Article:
Garv Se Kaho Hum Haarte Hain Shaan Se

Pv sindhu

Jagtar Singh

Chandigarh, August 22:  A country of 130 crore people. The biggest ever contingent sent to Rio Olympics. Only two redeemers in  PV Sindhu and Sakshi Malik. Dipa missed very narrowly.

Garv Se Kaho Hum Haarte Bhi Hain to Shaan Se.

It is heartening that the governments of Telangana and Andhra Pradesh competed in showering big honours on the Hyderabad girl Sindhu, the youngest girl to win silver in badminton. The rewards announced aggregated more than Rs 13 crore. This is a big encouragement for sportspersons. One wishes the governments  show the same largesse to train sportspersons.

As India was preparing to welcome her stars, the dark side of Indian sports hit the headlines. It was a suicide in Patiala that reflected the grassroots reality.

Pooja, 20, a national-level handball player and  student of BA Part II of the Khalsa College at Patiala, committed suicide. In her suicide note addressed to Prime Minister Narendra Modi, she said she had been denied free hostel facility for sportspersons by the college authorities. Her father is a vegetable vendor.  She could not afford to commute from her house to college every day.

This is just horrible and speaks of the state of affairs in the country.

There was a tweet by a sportsperson while flying to Rio. She travelled in the economy class while the officials accompanying her enjoyed the business class. It is shameful.

Poor country like Ethiopia that has been strife torn for years and still smaller ones have performed much better than this country that is cradle of the proud ancient civilization and culture where the society is characterized by the worst type of discrimination between man and a man. People searched for the caste Sindhu belongs to.

There is another very startling aspect of the sports in India and that is the class division. Boys and girls from the upper classes  love sports like shooting and golf. They don’t opt for archery or athletics.

It is a must to do the class analysis to understand the real situation. The Indian sportspersons who manage to qualify for Olympics normally belong to ordinary families, sometime poor families. They can’t afford even the diet that is  the basic requirement, besides training. The diet allowance is too meager.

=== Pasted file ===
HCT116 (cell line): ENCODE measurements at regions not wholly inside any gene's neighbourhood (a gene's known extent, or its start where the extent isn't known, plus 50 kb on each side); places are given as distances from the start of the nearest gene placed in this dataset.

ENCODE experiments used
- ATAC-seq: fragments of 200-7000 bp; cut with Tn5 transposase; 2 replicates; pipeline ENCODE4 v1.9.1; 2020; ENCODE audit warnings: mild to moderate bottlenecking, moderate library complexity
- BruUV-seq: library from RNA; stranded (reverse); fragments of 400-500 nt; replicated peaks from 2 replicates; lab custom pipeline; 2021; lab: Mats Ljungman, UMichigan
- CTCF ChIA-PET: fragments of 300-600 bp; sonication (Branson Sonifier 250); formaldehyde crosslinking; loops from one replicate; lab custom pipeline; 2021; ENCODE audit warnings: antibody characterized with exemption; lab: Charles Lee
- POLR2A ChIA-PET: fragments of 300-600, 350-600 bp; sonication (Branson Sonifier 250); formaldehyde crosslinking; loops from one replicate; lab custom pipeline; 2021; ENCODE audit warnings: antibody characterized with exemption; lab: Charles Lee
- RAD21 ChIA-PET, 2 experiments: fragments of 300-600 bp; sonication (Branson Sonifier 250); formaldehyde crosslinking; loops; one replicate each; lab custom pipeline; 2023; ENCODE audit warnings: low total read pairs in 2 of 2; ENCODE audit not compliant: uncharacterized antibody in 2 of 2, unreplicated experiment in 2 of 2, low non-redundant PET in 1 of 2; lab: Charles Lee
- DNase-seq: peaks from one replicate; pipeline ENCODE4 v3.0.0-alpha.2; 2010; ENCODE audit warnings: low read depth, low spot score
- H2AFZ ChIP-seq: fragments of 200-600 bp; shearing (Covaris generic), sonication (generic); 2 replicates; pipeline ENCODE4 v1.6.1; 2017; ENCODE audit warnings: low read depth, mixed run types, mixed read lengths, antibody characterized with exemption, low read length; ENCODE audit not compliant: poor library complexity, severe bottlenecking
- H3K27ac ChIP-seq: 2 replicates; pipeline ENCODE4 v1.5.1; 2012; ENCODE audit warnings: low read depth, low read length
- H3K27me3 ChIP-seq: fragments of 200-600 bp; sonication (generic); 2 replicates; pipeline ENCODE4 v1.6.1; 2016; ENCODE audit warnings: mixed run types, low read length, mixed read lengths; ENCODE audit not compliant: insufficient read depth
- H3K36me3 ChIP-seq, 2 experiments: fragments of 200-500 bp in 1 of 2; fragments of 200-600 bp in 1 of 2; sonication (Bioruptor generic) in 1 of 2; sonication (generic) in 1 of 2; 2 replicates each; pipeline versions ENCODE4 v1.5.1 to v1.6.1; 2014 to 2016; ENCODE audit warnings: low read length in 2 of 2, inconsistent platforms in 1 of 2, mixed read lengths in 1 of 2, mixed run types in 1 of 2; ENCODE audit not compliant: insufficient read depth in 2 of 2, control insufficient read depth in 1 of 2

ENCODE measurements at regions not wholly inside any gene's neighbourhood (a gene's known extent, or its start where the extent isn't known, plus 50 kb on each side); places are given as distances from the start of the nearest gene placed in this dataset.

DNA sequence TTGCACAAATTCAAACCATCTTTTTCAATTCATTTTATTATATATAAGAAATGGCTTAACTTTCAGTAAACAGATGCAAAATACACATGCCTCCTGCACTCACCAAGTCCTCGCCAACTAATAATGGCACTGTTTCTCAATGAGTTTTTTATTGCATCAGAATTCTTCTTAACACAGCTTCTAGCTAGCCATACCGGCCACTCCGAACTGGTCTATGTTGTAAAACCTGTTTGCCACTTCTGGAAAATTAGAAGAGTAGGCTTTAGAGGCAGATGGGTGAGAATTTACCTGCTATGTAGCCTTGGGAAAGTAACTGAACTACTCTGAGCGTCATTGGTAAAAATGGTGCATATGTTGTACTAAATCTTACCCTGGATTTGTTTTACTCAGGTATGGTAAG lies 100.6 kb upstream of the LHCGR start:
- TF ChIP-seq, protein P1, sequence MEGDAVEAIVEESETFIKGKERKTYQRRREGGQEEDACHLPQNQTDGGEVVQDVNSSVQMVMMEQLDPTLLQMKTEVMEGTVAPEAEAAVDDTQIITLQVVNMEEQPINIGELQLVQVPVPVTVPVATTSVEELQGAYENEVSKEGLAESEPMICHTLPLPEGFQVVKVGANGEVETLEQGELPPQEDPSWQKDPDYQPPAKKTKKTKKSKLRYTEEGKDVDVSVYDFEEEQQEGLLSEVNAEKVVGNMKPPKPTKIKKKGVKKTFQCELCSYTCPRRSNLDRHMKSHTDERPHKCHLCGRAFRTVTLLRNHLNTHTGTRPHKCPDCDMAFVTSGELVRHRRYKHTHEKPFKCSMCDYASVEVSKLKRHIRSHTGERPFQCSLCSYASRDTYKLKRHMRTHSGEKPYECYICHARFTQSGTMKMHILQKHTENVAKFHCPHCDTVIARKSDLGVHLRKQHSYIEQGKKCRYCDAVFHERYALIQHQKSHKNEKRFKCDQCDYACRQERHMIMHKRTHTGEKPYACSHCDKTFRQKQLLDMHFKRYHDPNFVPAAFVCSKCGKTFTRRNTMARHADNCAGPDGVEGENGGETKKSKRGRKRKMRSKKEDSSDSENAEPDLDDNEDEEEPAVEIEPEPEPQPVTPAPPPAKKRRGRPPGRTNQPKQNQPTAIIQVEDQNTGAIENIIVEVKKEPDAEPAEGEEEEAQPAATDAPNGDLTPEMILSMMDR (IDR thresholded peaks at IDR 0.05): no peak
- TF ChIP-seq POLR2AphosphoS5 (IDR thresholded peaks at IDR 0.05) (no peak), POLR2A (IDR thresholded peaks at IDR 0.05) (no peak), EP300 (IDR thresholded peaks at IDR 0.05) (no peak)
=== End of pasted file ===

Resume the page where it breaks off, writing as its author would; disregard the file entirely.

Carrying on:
Why can’t students be picked up from their aptitude at the younger age and taken care of fully by the state while also securing their future? It is not a big deal and it does not need some detailed policy.  But then  we are cricketers and awaken only when we get shocks during Olympics.

Not that initiatives were never taken. Here are some classic examples of Punjab and Haryana.

Sansarpur village in Punjab had come up on the world map due to its contribution to hockey. The village was nursery of hockey that produced some top players. The Punjab government never took any interest.

Shahabad in Haryana has perhaps the best hockey nursery for women. The type of support that is required from the government is lacking.

Patiala and Jalandhar used to have sports colleges. One does not know whether they are still functioning, such has been the neglect over the years. Patiala also houses the National Institute of Sports.

Punjab Deputy Chief Minister Sukhbir Singh Badal has been taking pride in creating sports infrastructure. It is welcome. Then there has to be a long-term policy to groom boys and girls who can avail of that infrastructure. Rhetoric is different from policy.

Can this country  spare respectable amount  of money to groom sportspersons and secure their future? The issue is not providing jobs after they win medals. They must be trained properly to win medals. Put a ban on officials travelling by business class. That should be the privilege only of the participants.

There is no lack of infrastructure in a state like Punjab. The issue at the national level is that of setting the priorities right. Jumla can’t become a policy.

This is high time the people in high places show some pragmatism and concern for the country.


Jagtar Singh


[email protected]

Related Editorials